Mainers from Mars Hill to East Dixfield to Higgins Beach share how global warming pollution is affecting their health, their income, and their environment. They are farmers, lobster scientists, innkeepers, maple syrup makers, ski area operators, manufacturers, foresters, and others, and they support common-sense actions to reduce the global warming threat. Read about the impact global warming is having on Maine and what you can do to make a difference.
The Moosehead Lake Region is a treasure, a place of great natural beauty and ecological resources, steeped in tradition and history. Development pressure from companies such as Seattle-based Plum Creek are putting the future of the Moosehead Lake Region at risk. But an alternative vision is achievable, one that would provide a balance of conservation and carefully planned development – one that could become a model for Maine, even the nation. A Vision for the Moosehead Lake Region describes such a vision.
Maine people are polluted with dozens of hazardous industrial chemicals, according to a new study conducted by the Alliance for a Clean and Healthy Maine with help from the University of Southern Maine, and co-sponsored by NRCM. In 2006, thirteen Maine men and women volunteered to have their bodies tested in the first-ever study of chemical pollution in Maine people. This study found a total of 46 different chemicals (of 71 tested) in samples of blood, urine, and hair. On average, each participant had measurable levels of 36 toxic chemicals in their bodies.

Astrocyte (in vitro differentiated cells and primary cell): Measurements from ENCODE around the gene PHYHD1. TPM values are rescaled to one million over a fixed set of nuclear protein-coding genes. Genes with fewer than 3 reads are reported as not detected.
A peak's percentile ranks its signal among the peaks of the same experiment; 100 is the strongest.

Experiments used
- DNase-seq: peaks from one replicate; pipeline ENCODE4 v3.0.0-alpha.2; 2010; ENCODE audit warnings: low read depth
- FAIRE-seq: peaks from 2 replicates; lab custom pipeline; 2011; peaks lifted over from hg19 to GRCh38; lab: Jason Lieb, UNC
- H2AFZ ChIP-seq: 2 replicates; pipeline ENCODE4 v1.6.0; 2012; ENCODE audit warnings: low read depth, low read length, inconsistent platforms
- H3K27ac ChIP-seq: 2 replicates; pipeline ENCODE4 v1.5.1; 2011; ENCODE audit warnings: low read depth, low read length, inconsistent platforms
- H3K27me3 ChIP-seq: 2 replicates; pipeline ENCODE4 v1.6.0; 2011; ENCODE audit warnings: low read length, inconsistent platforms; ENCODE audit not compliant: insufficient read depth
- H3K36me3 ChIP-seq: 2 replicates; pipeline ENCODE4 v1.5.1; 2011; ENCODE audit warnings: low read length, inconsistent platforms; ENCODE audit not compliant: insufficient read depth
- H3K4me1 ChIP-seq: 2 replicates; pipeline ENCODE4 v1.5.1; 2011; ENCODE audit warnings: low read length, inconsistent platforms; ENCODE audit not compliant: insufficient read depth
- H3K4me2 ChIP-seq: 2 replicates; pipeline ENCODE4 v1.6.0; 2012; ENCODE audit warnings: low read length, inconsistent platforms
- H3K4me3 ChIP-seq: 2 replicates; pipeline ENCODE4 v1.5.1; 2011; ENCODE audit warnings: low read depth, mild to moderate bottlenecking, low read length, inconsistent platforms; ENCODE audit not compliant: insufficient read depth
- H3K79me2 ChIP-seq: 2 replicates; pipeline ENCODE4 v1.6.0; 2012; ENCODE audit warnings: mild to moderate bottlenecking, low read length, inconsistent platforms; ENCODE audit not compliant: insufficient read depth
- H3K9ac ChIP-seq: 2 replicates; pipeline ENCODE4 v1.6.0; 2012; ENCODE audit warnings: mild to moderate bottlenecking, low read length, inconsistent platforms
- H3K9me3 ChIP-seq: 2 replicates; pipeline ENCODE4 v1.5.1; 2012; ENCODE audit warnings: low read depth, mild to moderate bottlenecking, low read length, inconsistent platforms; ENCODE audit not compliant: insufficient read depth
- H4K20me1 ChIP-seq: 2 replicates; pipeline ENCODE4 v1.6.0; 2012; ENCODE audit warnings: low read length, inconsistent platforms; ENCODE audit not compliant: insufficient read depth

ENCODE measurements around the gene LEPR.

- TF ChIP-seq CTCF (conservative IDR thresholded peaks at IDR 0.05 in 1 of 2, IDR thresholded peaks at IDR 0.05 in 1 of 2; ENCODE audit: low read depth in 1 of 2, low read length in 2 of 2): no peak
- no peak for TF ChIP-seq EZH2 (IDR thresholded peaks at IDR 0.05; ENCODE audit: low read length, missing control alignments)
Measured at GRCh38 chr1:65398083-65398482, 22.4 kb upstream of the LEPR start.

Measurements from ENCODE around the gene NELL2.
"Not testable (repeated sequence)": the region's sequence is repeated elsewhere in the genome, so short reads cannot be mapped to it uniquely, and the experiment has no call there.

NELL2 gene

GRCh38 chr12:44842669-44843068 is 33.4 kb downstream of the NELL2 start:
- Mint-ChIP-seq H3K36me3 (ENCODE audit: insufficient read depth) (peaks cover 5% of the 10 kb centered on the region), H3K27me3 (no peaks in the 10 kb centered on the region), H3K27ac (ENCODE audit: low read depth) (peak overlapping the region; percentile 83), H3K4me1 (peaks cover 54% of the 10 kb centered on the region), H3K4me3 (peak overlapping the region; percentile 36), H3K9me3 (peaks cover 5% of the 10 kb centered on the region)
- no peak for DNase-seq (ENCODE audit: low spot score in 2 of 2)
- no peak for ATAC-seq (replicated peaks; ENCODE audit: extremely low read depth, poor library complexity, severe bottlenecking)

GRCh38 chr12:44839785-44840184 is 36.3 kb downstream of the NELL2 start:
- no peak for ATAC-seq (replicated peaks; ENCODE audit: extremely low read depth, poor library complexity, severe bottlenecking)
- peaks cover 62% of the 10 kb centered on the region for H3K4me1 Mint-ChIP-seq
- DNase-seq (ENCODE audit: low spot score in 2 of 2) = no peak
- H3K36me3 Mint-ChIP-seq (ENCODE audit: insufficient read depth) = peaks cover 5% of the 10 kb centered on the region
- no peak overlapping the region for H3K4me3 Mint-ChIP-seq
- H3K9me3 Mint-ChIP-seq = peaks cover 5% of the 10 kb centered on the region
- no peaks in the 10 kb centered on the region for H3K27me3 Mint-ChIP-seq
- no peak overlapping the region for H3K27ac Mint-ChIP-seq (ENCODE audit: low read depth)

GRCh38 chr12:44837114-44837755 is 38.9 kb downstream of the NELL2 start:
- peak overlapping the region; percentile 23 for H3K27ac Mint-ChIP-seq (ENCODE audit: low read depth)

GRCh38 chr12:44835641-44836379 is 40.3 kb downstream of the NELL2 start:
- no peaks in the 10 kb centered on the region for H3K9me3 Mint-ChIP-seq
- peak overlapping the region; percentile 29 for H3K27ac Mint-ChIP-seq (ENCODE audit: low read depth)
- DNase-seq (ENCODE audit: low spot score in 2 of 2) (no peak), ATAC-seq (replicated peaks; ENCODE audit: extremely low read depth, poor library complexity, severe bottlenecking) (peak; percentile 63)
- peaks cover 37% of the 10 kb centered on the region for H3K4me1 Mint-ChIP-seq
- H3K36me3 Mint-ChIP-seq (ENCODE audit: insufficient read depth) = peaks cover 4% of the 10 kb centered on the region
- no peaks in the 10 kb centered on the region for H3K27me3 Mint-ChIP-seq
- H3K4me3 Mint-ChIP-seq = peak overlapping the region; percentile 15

Eat organic. Know your water. Microwave safe. You have heard many of these tips before, but now the Natural Resources Council of Maine has given you a guide to reducing the toxic chemicals in your home, in the kitchen, and in your every day lives. Read this brochure and then visit our website at www.toxicfreeme.org to find out more about safer seafood, water bottles, baby bottles and more.
This special publication by the Natural Resources Council of Maine is designed to provoke thought about the future of Maine’s environment. In this publication you will find essays, poems, art and photography that capture the passion that Maine people have for our natural world, as well as our concerns about protecting Maine’s environment for future generations.
Maine’s North Woods is undergoing huge changes. Most of the paper companies who owned the lands for decades have sold out to investment groups, non-profit groups, and wealthy individuals. Some of the new owners have big development plans. Public access to the forest, lakes, and rivers is at risk. Aggressive harvesting continues and is adversely affecting wildlife habitat. Read about the changes and some of the options for the future here.